Note: At more than 4500 words, this is the longest essay I have ever published in this column. Were my subject less worthy, I would not waste readers’ time with this meticulous unpacking of a somewhat obscure 1990 film. However, I have been carrying a torch for John Patrick Shanley’s masterpiece for over half my life, and am delighted to here tell you as much about it as I can.
When we say a certain work of art is “underrated,” we mean that either critics or the public are unwilling (or unable) to acknowledge the relative merits of a book, song, painting, and so forth. In order for a film to warrant the title “the most underrated film of all time,” though, estimation of the film in question would have to be very low, and yet, the film would actually have to be a work of remarkable genius. Thus, anyone arguing that a certain film is “the most underrated of all time” would necessarily believe himself the unique custodian of the film’s true meaning, the sole arbiter (or nearly so) of the film’s true and deep value, and believe the commonly received opinion of the film’s worth to be a sad miscarriage of taste by the unwashed masses. I am willing to believe these things.
When I was eleven years old, I watched ten minutes of Joe Versus the Volcano on HBO and was dumbstruck. On Saturday mornings, I woke early to watch cartoons and, during commercials, flipped around until the image of a sad man in a trench coat arrested me. I watched the man stop, stoop and prop up a daisy that someone had stepped into the cracked pavement through which the flower had grown. A moment later, I learned the man soon die of a brain disease. In learning he had a deathly illness, the man had become fearless. He sassed his stupid boss, quit his stupid job, and reclaimed what little dignity he had left. I was riveted. I was eating little chocolate doughnuts. I turned back to cartoons, although I described the man and his flower and his disease later that morning to my mother.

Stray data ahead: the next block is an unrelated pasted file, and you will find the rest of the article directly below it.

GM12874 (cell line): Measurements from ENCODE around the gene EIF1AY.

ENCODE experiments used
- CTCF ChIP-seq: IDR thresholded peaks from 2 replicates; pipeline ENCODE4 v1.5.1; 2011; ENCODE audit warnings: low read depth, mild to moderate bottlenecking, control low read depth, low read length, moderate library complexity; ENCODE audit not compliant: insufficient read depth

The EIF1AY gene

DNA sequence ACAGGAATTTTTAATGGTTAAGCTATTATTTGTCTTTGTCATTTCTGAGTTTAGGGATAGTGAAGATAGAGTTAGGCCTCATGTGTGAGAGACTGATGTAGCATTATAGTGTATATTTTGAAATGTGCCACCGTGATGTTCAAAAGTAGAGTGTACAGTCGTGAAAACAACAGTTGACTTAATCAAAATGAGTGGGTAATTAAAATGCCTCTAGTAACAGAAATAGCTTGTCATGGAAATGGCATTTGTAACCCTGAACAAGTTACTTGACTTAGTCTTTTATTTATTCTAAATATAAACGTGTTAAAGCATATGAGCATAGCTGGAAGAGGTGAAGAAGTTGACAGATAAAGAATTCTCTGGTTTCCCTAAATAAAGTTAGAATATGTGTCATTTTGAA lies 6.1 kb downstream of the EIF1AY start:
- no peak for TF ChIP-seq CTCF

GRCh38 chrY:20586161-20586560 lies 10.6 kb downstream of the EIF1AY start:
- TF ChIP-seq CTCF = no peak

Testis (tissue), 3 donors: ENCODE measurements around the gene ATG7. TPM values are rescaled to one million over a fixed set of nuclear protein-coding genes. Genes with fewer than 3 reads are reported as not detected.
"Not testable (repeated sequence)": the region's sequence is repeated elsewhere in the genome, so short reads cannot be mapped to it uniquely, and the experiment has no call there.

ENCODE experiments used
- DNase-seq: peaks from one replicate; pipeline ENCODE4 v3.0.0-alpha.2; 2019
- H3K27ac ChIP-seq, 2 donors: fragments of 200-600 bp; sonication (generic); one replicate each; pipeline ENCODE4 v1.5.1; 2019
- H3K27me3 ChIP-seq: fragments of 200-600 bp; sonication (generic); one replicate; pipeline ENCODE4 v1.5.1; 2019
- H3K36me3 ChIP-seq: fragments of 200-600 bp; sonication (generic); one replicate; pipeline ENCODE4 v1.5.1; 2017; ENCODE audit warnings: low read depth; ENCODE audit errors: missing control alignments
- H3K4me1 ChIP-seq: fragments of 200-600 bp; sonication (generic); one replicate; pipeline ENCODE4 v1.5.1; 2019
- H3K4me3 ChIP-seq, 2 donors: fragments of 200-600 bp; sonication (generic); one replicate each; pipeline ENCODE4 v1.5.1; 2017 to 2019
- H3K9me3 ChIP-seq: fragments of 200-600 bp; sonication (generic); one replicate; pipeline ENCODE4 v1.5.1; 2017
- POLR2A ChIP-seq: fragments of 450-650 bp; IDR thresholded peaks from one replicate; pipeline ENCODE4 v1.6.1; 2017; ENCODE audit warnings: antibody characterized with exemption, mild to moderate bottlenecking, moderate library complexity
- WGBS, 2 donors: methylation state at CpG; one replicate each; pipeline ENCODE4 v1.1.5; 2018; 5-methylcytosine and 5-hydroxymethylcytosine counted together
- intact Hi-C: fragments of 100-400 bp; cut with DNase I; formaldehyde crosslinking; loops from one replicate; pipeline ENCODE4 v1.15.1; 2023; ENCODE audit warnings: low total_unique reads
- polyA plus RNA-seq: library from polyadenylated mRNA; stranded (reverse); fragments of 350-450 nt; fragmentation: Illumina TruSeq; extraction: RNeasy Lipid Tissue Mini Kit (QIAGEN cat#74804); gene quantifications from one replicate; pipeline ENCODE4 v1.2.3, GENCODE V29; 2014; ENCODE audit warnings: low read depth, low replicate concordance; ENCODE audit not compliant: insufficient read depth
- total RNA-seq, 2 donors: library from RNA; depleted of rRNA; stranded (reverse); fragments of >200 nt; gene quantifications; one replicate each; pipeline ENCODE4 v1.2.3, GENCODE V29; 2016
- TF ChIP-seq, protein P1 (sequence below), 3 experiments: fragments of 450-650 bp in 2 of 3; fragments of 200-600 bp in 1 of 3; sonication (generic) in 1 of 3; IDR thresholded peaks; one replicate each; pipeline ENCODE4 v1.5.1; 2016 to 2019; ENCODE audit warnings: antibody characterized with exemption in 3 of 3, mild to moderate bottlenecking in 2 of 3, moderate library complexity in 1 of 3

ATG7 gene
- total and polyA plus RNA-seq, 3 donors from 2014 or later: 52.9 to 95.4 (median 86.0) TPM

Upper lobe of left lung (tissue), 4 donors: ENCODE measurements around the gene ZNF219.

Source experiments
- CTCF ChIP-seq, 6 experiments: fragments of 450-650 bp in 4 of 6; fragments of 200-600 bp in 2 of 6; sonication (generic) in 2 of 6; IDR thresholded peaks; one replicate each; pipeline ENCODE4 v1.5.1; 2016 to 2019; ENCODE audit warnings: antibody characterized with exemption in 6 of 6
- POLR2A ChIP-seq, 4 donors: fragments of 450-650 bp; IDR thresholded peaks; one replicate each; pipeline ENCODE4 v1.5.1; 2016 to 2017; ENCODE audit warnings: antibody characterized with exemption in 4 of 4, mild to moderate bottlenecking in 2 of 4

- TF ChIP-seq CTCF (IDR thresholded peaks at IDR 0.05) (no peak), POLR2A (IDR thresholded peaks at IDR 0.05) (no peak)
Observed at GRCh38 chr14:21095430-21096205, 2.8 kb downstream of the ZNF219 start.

Several years later, I watched the film in full, and in the last twenty years, I have seen it more than twenty times, revisiting it at least once a year. I think it one of the most dazzlingly complex films created since the end of the Hays Code. Portions of the review you are presently reading were written seven years ago, though I revisited the film just last night and could not bring myself to republish only old thoughts. The film cedes a few more secrets and a little more wisdom with every viewing.
And yet Joe Versus the Volcano is also a goofy, kitschy romantic comedy which stars Tom Hanks and Meg Ryan. It has Big Hollywood Garbage written all over it. So how is this movie so good?